Once again, the National Assembly of Quebec has rekindled the language debate ahead of the Grand Prix de Montreal. The Parti-Quebecois adopted a resolution last year that urged merchants to eschew the common "Bonjour-Hi" greeting in favour of just "Bonjour". The motion passed with unanimous support.
In the real world, however, many businesses were slow to adopt their policy and many simply ignored it. If you've gone shopping in Downtown Montreal recently, you know this all too well. Many retail and restaurant employees are conditioned to say "Bonjour-Hi" in the spirit of Montreal's bilingual nature.
The debate over the use of "Bonjour-Hi" triggered the Anglophone community of Quebec to collectively roll their eyes and take to social media to express their frustrations with the government's endless language debates.
The Office québécois de la langue française (OQLF) in fact acknowledges that despite their efforts to stop the spread of "Bonjour-Hi" in Quebec businesses, the greeting is alive and well. Their issue is in Downtown Montreal, with its thousands of tourists and bilingual spirit.
Simply asking to stop using the greeting in businesses isn't a legally binding thing, so don't worry about being forced to use a French-only greeting if you work in the city. Of course, based on how much attention the OQLF is giving this issue, merchants should be aware that their agents often perform spot checks on businesses in Downtown Montreal.
Translation: "The Parti Quebecois made a motion this morning concerning French greetings in the workplace, particularly in Montreal. Between 2010 and 2017, French-only greetings decreased from 84% to 75%. For us, language is an important issue.
Though the resolution passed without debate, politicians should be aware that 46% of shoppers are completely indifferent over which language they're greeted with.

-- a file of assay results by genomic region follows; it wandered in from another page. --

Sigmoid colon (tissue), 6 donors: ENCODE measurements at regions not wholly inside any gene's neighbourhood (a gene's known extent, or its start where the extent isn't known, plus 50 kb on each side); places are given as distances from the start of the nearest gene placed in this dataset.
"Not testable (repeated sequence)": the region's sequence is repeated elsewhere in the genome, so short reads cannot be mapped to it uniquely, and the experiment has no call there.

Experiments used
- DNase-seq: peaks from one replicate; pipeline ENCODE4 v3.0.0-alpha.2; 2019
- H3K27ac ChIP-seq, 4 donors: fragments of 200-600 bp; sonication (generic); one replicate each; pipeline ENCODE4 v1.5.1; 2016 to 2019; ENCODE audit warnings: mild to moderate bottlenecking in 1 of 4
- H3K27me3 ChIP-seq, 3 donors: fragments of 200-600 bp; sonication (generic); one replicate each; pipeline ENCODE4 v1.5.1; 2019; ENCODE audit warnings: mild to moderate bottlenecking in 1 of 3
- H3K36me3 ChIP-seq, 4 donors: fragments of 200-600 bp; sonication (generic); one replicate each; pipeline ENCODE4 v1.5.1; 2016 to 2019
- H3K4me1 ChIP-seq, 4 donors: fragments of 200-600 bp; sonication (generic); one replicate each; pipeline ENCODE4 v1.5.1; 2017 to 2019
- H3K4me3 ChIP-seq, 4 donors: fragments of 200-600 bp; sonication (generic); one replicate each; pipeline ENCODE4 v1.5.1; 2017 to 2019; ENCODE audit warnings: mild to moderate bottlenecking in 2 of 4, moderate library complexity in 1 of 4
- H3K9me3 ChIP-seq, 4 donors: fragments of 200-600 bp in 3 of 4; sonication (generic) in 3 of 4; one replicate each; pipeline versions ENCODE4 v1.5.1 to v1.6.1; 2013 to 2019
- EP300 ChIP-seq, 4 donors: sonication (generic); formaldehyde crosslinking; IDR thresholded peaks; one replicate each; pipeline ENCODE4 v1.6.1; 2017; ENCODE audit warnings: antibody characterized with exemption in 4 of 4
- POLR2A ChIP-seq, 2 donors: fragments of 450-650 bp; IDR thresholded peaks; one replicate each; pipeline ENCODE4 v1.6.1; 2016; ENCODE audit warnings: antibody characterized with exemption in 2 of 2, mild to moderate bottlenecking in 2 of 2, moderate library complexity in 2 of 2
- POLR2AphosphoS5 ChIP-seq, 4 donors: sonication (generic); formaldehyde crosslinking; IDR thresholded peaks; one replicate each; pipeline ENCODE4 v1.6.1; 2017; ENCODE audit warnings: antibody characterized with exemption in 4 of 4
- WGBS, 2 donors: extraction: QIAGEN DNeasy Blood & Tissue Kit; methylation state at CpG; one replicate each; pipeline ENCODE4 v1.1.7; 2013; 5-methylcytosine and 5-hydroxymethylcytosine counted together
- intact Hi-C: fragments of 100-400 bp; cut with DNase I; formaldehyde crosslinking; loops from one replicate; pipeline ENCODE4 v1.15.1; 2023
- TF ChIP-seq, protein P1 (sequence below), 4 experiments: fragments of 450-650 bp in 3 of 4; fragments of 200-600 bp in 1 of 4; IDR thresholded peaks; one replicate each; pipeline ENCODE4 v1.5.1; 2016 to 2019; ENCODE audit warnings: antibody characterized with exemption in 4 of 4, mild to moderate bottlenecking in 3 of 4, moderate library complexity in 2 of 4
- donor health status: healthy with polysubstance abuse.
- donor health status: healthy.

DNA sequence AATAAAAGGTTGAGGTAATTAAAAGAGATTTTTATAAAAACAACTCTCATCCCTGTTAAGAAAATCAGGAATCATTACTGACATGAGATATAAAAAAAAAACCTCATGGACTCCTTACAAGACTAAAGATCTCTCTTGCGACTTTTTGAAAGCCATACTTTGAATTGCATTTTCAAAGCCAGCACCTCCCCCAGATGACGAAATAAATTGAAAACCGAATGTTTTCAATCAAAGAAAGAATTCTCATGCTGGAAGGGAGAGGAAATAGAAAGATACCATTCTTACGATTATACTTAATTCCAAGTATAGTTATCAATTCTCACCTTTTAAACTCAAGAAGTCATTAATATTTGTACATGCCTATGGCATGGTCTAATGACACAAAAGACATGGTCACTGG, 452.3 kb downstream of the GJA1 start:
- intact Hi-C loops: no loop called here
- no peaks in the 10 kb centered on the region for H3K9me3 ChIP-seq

While the motion presented by the government doesn't specifically ask businesses to abolish the use of the greeting, the implication was clear.
Thousands of tourists are expected to descend on Montreal this weekend for the Grand Prix, many of whom are exclusively English speakers. While the government wants to accommodate tourists as much as possible, they're worried about the sanctity of the French language.
The OQLF and the Quebec government are urging merchants to use a unilingual greeting, however, many choose the business as usual approach to in-store greetings.
This isn't to say that the French language isn't important. Keeping track of individual greetings, though, seems like bean-counting from a government who already has enough in their plate.
Next time you're shopping in Downtown Montreal or elsewhere in the city, try to keep track of how many times you're greeted with a "Bonjour-Hi". The results might surprise you!
If you're a retail employee, you shouldn't worry about being legally obligated to use a unilingual greeting. Unless your boss actually mentions something to you, feel free to use "Bonjour-Hi"!
The Quebec government has reignited the language debate ahead of the Grand Prix weekend, pleading that businesses should adopt using a unilingual greeting in stores and restaurant. The motion continues to frustrate the Anglophone community of Montreal. It seems like "Bonjour-Hi is here to stay no matter what.
To read more about the debate, please read this article from The Montreal Gazette.